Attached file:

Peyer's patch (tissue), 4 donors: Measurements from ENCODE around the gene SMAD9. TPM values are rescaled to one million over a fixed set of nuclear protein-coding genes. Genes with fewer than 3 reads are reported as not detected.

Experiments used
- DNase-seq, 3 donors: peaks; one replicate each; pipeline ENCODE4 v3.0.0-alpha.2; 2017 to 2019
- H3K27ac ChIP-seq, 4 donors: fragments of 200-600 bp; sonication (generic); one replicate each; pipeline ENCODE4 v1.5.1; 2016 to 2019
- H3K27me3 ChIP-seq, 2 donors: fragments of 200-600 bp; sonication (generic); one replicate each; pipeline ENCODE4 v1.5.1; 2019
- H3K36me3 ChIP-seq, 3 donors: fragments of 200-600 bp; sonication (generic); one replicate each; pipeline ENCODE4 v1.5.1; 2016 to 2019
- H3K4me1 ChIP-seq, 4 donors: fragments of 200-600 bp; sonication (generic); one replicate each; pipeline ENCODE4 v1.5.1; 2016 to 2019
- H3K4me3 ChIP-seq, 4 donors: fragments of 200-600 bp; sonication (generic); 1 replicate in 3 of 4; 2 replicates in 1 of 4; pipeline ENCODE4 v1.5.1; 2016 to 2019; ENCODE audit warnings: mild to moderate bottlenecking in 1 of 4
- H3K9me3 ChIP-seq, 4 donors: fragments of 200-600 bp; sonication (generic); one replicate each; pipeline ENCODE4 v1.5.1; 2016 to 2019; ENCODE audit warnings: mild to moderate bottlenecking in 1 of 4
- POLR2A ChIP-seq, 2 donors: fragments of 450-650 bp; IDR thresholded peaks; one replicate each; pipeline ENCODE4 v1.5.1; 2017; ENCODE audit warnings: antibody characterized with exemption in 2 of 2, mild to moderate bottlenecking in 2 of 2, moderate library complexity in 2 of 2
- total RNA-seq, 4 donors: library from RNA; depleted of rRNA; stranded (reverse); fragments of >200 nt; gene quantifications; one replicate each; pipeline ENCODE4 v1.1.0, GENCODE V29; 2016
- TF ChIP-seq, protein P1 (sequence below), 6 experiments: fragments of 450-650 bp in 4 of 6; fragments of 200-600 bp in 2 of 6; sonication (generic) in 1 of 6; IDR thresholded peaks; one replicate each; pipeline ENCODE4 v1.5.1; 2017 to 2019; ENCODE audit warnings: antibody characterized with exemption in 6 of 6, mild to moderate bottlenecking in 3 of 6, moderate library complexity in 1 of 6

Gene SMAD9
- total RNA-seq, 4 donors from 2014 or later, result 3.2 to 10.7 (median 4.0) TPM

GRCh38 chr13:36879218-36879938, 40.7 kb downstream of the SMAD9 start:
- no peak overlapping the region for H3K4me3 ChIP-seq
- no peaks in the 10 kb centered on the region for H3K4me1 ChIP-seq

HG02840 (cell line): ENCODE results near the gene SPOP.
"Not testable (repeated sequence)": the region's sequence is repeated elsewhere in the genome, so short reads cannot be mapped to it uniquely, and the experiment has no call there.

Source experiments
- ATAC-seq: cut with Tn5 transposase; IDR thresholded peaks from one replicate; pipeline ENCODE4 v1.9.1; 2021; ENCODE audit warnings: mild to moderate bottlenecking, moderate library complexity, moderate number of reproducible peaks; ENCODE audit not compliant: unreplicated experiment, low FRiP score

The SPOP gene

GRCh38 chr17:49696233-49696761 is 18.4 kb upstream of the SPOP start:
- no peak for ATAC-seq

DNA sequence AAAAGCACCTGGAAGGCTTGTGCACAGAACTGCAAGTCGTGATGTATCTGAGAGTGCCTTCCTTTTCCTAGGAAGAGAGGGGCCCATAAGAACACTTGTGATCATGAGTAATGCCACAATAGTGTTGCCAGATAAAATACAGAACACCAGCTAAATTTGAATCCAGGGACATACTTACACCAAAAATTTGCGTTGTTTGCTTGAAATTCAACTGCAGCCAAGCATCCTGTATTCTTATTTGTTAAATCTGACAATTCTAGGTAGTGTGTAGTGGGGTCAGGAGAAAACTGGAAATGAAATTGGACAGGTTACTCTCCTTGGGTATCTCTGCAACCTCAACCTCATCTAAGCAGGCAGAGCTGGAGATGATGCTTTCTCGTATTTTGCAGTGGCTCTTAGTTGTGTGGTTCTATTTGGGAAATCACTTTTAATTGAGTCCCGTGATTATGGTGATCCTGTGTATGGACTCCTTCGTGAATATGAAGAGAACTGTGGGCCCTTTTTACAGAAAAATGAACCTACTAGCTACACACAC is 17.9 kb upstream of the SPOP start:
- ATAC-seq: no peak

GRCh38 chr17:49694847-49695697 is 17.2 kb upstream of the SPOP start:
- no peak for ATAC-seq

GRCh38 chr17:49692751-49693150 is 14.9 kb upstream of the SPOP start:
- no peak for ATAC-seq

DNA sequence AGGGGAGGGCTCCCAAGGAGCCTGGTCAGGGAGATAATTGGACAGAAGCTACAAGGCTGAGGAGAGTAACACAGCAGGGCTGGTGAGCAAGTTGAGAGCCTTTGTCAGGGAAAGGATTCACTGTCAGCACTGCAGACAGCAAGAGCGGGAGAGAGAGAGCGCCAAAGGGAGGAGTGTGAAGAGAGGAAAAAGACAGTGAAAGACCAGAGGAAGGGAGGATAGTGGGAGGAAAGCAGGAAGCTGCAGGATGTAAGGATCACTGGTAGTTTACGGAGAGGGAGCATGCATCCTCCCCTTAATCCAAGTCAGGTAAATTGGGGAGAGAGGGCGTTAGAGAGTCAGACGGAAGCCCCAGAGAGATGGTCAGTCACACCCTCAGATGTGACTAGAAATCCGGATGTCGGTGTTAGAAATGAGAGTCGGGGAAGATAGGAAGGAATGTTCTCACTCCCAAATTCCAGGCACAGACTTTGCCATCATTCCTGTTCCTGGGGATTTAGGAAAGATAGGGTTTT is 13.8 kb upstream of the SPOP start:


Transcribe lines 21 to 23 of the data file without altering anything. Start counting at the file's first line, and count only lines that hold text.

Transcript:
- ATAC-seq: cut with Tn5 transposase; IDR thresholded peaks from one replicate; pipeline ENCODE4 v1.9.1; 2021; ENCODE audit warnings: mild to moderate bottlenecking, moderate library complexity, moderate number of reproducible peaks; ENCODE audit not compliant: unreplicated experiment, low FRiP score

The SPOP gene

GRCh38 chr17:49696233-49696761 is 18.4 kb upstream of the SPOP start: